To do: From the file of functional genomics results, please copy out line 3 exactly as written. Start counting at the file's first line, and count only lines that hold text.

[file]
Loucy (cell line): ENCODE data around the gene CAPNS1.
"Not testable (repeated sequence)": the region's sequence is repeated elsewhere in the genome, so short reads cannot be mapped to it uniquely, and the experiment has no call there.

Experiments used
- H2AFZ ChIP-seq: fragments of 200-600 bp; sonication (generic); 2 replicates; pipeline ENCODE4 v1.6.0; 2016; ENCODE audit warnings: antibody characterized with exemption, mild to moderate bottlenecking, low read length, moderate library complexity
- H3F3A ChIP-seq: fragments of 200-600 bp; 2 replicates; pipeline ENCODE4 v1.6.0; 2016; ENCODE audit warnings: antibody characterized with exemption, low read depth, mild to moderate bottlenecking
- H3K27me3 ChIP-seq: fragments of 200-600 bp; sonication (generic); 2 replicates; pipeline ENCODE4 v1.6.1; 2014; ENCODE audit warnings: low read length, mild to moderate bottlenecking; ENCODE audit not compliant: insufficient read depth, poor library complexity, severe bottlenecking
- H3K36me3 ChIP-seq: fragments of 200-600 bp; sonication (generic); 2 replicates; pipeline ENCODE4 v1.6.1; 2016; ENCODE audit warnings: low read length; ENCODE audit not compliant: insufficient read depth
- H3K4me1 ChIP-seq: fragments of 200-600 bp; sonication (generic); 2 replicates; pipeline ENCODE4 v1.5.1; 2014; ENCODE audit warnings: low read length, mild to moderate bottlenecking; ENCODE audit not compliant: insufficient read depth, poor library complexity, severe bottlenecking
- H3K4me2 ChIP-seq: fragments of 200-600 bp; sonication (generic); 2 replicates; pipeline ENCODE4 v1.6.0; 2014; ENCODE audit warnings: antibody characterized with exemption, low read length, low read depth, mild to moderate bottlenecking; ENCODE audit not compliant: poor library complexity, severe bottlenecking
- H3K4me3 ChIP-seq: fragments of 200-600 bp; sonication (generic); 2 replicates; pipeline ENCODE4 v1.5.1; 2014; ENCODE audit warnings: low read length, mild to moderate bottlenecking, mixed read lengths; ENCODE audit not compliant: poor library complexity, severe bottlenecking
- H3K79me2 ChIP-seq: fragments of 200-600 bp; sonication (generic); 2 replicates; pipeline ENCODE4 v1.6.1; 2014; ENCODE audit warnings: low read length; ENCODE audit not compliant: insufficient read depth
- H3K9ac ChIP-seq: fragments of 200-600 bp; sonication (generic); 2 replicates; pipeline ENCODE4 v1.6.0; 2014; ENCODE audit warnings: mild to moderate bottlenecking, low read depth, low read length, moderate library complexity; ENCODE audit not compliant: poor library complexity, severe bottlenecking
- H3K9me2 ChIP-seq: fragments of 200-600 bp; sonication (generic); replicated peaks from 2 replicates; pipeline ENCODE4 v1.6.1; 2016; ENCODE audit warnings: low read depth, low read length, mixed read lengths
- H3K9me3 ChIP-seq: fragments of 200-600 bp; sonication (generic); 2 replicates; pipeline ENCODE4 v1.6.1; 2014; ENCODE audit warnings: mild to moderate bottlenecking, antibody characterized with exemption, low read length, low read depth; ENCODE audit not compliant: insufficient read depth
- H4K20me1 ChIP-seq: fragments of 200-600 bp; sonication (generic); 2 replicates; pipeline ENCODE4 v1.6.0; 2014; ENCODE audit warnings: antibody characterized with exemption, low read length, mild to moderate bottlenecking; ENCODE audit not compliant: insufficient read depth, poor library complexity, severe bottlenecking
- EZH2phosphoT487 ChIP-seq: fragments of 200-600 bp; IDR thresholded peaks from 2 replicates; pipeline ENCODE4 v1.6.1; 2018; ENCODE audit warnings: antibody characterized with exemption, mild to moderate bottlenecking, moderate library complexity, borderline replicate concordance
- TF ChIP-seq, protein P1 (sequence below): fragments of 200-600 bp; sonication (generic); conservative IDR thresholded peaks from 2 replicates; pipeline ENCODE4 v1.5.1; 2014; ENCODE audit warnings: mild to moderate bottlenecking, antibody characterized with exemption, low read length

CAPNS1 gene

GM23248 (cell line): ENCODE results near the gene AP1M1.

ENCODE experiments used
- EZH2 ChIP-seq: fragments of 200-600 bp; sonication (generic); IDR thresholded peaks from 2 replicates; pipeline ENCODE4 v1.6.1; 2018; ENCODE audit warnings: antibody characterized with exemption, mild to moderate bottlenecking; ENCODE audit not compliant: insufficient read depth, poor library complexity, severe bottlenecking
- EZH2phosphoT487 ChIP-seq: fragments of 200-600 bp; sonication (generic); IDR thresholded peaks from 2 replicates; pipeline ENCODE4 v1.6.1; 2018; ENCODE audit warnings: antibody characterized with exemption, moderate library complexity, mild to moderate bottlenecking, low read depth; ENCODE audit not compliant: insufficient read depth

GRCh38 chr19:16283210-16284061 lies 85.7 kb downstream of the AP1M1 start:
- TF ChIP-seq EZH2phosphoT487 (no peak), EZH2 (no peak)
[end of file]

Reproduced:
Experiments used